Today, DSA’s membership numbers are down from our high point of over 90,000, but we are organized. Last summer and fall, for example, close to 200 endorsed elected officials at all levels of government, and over 100 chapters with Strike Ready solidarity captains lent support to the Teamsters and United Auto Workers, while chapters all over organized dynamic strike solidarity for other unions locally. After the Supreme Court overturned Roe v. Wade in 2022, our chapters in Kansas, Kentucky, Montana, and Ohio fought and won abortion ballot measure campaigns, with Florida and other states coming up this year. And most recently, we have organized relentlessly against the U.S. government’s support of genocide in Palestine. As I write we have an energized base and retain a large majority of the members who joined in the “Trump bump” period.

Claims of DSA’s demise are premature, but we have work to do.

There are trends to make me cautiously optimistic. Most importantly, beyond the impressive campaigns I mentioned above, we have signed up 1700 members to pay Solidarity Income-Based Dues of 1% or at least higher monthly membership rates. Staff Field Organizers are rolling out a toolkit on mass recruitment for chapters, and national committees are integrating recruitment into their work. With the continued rise of authoritarian forces and disgust with Wall Street Democrats, DSA is a way for working-class people to take action in collective self-defense. 

That said, we like all social movements go through a cycle and are not in a major upswing. Hundreds of  members join each month, but more members leave or let their dues lapse. In the wake of the pandemic and the election of Joe Biden, there was a worldwide slowdown in donation income and volunteer engagement at nonprofits and other civic organizations, and even public sector unionization rates went down. Many community organizers are confronting a retention crisis in base building organizations. While DSA has retained members and engagement at a far higher rate than most civic organizations, we’re still in a period of membership shrinkage and increasing financial stress. 

One duty I have always held sacred is the responsibility to share hard truths, not just what people want to hear. It has not always endeared me to everyone, but in this moment, I must remind you yet again that there are serious challenges not just on the horizon but here now.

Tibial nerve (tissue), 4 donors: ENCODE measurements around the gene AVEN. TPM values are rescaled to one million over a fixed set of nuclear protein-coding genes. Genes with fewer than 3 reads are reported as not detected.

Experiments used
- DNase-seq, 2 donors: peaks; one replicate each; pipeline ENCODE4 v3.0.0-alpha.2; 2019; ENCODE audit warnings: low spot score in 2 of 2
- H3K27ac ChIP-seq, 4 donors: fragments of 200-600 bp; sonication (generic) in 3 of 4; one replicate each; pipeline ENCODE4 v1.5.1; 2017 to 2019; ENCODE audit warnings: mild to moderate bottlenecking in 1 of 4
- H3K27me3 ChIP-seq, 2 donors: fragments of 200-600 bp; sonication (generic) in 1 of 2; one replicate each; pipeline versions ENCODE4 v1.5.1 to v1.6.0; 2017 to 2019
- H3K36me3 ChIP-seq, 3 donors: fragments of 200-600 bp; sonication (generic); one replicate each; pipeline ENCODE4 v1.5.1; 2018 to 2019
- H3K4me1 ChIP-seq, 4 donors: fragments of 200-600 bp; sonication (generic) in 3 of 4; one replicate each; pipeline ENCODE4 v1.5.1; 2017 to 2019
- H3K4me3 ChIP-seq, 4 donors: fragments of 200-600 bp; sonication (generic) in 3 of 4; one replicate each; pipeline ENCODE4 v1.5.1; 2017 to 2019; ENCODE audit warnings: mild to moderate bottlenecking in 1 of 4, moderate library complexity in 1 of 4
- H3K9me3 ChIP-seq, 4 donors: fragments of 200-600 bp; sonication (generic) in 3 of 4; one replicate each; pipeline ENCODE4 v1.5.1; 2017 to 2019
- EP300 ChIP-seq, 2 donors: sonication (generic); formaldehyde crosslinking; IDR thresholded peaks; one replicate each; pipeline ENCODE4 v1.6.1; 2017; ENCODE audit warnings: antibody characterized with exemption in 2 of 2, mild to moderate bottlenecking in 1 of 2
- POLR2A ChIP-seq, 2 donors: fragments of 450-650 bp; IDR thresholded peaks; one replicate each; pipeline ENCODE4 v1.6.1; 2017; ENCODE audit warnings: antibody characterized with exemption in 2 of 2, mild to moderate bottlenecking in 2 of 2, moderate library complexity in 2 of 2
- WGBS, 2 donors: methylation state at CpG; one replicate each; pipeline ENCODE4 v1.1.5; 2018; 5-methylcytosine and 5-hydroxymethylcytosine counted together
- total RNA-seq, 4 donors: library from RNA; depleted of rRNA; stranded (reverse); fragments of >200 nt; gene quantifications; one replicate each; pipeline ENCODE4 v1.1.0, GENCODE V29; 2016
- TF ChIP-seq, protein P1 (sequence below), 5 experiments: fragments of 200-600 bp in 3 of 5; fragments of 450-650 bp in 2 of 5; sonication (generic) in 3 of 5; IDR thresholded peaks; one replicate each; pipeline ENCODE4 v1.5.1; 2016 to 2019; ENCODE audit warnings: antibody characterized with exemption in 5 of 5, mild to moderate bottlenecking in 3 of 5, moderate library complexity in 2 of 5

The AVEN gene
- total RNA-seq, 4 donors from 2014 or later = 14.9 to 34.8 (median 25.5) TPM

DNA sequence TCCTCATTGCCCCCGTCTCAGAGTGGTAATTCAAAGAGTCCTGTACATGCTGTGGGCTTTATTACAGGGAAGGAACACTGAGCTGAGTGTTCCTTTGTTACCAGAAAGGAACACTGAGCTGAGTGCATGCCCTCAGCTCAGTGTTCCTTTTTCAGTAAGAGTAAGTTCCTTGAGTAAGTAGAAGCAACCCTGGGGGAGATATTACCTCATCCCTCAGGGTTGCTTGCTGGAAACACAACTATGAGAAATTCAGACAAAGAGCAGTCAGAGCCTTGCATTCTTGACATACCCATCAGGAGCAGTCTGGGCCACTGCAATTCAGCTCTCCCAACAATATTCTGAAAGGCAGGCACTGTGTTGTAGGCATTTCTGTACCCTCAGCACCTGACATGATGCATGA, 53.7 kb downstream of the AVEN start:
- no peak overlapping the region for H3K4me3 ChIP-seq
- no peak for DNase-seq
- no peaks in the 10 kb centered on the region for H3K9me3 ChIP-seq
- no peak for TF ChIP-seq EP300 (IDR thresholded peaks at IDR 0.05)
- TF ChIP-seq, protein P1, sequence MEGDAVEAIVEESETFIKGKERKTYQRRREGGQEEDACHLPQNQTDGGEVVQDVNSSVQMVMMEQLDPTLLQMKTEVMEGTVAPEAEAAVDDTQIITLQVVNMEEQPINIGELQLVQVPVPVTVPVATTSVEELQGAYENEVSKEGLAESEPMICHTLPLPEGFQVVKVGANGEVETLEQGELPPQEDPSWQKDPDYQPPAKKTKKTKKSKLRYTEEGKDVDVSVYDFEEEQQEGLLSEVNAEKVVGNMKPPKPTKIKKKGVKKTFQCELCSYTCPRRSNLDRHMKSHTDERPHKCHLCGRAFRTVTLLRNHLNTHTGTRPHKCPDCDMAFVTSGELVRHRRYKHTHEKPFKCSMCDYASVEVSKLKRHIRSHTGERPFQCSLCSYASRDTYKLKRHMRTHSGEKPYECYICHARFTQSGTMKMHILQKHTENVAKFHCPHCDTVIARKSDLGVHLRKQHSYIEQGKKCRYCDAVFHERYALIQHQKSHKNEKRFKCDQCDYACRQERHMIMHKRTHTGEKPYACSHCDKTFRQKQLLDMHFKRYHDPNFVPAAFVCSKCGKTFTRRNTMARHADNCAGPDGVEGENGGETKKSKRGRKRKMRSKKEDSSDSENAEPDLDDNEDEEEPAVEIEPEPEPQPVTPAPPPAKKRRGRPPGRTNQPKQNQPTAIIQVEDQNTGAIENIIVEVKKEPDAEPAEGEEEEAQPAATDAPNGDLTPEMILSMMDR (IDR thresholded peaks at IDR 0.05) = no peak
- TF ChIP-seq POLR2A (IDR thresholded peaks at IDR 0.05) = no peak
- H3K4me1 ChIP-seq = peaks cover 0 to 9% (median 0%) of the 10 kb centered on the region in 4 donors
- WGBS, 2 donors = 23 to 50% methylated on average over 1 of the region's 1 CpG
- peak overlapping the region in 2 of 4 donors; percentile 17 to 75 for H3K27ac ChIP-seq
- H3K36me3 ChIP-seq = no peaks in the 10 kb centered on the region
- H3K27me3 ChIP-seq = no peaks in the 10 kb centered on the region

DSA convention delegates this past summer could not fully realize the realities of the budget or debate the real tradeoffs inherent in the resolutions considered. The organization structurally approaches these questions with a group diplomacy based process. Without a holistic, materialist assessment of our accomplishments, strengths, weaknesses, and especially resources, many individual resolutions were passed but not considered in relation to each other with an eye to explicit prioritization or effectiveness.

The national budget is our clearest example. On our present course, we will be unable to pay all our bills in a few months without a change in direction. Funding all 2023 convention decisions would add more than $2 million to the budget which we simply don’t have. As a nonprofit organization, we cannot print money like the government or take loans like a large corporation. Nor can we make unrealistic predictions about stronger fundraising or recruitment and then spend money we merely hope to raise. We are making strides in Solidarity Income-Based Dues and integrating member recruitment in everything we do at all levels, but a fundraising shortfall could create pressure to accept grants or outsized donations from single individuals, diluting a key source of our independence and power. And given our process, there will often be pressure to displace foundational functions to focus on new projects put forth by various groups. It is the donut hole problem we often discuss in our trainings with chapters – if all your time or resources go to work just outside the core, the core falls apart. With this in mind it is important to find the right balance between experimentation and stability, creativity and basic fundamentals, silos and integration. 

Right now, the NPC is working on finalizing the 2024 budget. It will require very hard choices, and longer term, a reckoning with our structure and our definition of democracy. I’ve said before that DSA is both an army and a town hall. We must act together but also question each other. We can never resolve this fundamental structural contradiction, and it is why my main advice to DSA members is to face this truth. Accept that mass work means competing ideas, so seek ways to compromise with each other. Act responsibly and expect the same of your leaders. Most importantly, learn to act holistically and based on a hard analysis of real conditions. This becomes increasingly important as we head into an election year with stakes higher than ever. 

We have everything to lose, but also everything to win. Let’s take ourselves as seriously as the moment requires.

Maria Svart